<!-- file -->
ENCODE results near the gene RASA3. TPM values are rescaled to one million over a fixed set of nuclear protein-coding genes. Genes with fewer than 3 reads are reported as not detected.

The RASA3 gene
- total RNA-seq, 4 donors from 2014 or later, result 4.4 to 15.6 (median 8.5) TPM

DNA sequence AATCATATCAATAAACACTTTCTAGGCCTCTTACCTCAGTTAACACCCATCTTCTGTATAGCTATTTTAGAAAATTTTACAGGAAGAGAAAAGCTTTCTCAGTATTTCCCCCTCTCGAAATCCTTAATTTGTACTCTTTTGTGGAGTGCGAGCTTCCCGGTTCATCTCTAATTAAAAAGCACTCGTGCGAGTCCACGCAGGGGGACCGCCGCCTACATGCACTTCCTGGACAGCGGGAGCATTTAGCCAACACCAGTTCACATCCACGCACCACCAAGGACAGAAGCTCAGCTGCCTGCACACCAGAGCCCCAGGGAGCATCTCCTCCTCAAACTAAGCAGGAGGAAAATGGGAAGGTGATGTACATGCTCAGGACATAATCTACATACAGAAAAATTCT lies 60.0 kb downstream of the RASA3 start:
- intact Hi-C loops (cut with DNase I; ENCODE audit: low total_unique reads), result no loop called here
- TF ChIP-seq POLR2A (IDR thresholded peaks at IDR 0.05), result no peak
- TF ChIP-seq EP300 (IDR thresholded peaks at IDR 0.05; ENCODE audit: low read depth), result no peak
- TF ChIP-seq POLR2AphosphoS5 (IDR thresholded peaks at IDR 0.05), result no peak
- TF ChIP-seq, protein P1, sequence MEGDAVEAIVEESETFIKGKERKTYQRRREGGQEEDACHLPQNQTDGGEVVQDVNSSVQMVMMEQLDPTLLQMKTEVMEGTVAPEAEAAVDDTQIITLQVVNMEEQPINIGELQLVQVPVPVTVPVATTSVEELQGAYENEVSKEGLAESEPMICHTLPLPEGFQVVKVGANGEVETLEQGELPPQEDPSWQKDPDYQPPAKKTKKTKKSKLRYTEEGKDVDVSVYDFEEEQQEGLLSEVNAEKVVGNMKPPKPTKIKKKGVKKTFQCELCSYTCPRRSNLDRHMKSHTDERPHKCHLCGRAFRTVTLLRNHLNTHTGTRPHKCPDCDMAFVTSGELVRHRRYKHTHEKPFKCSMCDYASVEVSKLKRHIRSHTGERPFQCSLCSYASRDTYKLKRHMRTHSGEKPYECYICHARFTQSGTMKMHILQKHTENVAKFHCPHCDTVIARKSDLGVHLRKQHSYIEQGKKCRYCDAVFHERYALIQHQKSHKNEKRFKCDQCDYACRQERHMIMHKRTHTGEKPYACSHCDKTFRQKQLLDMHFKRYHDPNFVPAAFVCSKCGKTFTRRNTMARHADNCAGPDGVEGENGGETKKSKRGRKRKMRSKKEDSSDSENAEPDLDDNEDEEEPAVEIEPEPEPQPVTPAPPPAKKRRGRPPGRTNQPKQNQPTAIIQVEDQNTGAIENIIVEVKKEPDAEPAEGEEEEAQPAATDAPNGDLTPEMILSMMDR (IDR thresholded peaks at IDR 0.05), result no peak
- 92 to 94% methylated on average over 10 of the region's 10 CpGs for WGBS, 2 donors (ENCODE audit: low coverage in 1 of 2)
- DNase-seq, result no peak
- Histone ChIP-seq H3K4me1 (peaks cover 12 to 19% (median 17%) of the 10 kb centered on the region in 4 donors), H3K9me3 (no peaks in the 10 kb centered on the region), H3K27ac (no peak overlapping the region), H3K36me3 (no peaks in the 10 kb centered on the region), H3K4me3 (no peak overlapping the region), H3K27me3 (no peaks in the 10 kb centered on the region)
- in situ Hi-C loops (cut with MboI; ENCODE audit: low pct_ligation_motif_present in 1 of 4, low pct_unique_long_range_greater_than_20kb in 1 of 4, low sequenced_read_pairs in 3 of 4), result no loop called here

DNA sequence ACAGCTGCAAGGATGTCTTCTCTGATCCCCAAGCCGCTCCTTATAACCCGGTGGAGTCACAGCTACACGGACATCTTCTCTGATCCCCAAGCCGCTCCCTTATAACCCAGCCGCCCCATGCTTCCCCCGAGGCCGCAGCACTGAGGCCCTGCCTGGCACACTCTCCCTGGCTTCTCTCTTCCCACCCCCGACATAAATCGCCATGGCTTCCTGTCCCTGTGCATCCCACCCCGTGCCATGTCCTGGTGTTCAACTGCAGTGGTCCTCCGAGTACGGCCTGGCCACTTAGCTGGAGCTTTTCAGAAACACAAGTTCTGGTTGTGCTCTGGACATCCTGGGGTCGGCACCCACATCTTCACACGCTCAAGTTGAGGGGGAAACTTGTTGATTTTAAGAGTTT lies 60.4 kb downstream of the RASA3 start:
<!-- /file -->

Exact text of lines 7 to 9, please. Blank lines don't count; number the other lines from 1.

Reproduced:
- TF ChIP-seq EP300 (IDR thresholded peaks at IDR 0.05; ENCODE audit: low read depth), result no peak
- TF ChIP-seq POLR2AphosphoS5 (IDR thresholded peaks at IDR 0.05), result no peak
- TF ChIP-seq, protein P1, sequence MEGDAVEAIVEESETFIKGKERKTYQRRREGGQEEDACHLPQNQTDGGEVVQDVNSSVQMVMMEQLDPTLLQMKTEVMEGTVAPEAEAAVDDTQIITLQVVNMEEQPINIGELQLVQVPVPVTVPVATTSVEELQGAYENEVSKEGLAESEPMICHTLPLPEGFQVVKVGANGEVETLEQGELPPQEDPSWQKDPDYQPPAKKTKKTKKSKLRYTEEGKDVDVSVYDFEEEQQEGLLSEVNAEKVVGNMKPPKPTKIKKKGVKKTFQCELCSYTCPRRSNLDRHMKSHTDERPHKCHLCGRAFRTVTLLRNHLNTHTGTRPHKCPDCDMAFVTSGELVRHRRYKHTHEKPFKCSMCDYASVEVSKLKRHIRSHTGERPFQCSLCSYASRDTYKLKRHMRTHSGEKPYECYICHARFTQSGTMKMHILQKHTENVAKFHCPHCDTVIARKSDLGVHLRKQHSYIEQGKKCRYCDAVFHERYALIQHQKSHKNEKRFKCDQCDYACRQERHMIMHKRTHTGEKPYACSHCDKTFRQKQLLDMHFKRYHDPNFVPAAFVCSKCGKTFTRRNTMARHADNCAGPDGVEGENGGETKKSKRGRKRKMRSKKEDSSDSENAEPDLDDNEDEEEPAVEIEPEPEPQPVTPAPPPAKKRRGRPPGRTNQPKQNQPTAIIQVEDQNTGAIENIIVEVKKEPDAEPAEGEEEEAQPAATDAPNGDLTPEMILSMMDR (IDR thresholded peaks at IDR 0.05), result no peak